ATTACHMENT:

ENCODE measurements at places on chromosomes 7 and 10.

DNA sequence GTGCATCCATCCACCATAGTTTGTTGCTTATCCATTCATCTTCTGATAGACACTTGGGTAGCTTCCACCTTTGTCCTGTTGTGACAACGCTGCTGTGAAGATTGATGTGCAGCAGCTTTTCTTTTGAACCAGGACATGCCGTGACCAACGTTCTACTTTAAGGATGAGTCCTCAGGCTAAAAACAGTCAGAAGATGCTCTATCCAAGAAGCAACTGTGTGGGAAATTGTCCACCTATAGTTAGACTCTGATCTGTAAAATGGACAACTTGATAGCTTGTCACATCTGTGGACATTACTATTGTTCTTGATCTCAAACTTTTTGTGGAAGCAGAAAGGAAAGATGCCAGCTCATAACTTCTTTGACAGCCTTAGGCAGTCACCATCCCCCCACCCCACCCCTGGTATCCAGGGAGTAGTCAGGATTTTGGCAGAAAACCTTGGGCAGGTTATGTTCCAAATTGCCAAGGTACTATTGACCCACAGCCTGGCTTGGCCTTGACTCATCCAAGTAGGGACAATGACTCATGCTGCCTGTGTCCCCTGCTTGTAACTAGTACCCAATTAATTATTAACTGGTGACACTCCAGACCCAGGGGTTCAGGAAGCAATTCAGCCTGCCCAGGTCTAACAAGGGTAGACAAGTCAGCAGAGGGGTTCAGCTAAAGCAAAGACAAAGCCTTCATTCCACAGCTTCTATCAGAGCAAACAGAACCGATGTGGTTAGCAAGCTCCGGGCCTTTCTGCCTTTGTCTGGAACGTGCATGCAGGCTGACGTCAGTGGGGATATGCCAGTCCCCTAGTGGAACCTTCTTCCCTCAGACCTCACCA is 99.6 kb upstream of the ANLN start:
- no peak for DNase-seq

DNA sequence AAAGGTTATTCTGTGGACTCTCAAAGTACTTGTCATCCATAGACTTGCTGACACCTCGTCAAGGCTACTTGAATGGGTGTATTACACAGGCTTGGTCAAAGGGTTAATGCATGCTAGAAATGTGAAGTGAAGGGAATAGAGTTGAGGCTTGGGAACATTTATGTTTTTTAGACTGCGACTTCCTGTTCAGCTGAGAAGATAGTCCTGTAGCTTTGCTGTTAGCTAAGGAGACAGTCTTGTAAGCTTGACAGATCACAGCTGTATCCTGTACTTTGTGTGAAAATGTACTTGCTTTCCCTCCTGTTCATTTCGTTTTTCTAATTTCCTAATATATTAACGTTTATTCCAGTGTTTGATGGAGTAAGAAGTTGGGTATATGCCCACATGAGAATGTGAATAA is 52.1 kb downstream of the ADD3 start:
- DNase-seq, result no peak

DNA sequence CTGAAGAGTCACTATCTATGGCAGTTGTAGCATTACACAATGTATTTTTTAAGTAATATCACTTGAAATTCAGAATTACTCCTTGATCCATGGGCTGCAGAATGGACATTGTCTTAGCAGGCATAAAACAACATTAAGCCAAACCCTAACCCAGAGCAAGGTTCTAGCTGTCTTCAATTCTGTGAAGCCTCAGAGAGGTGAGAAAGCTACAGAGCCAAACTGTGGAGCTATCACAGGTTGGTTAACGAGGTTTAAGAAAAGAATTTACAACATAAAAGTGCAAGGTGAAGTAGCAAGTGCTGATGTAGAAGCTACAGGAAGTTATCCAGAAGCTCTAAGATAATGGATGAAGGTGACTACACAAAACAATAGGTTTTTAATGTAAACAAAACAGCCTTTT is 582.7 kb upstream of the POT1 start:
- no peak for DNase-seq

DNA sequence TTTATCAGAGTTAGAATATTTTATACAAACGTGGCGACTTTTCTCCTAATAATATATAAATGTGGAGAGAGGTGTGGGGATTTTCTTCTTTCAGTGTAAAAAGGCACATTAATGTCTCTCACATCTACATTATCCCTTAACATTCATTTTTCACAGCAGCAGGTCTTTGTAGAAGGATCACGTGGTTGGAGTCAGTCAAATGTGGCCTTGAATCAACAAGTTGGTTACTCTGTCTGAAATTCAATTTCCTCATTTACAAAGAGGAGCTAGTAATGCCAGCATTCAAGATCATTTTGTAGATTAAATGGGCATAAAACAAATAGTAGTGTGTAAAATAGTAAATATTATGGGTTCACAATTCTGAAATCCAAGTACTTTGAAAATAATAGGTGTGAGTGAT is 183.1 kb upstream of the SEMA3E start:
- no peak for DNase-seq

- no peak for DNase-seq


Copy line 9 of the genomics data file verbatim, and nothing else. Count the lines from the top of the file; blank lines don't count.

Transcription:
- no peak for DNase-seq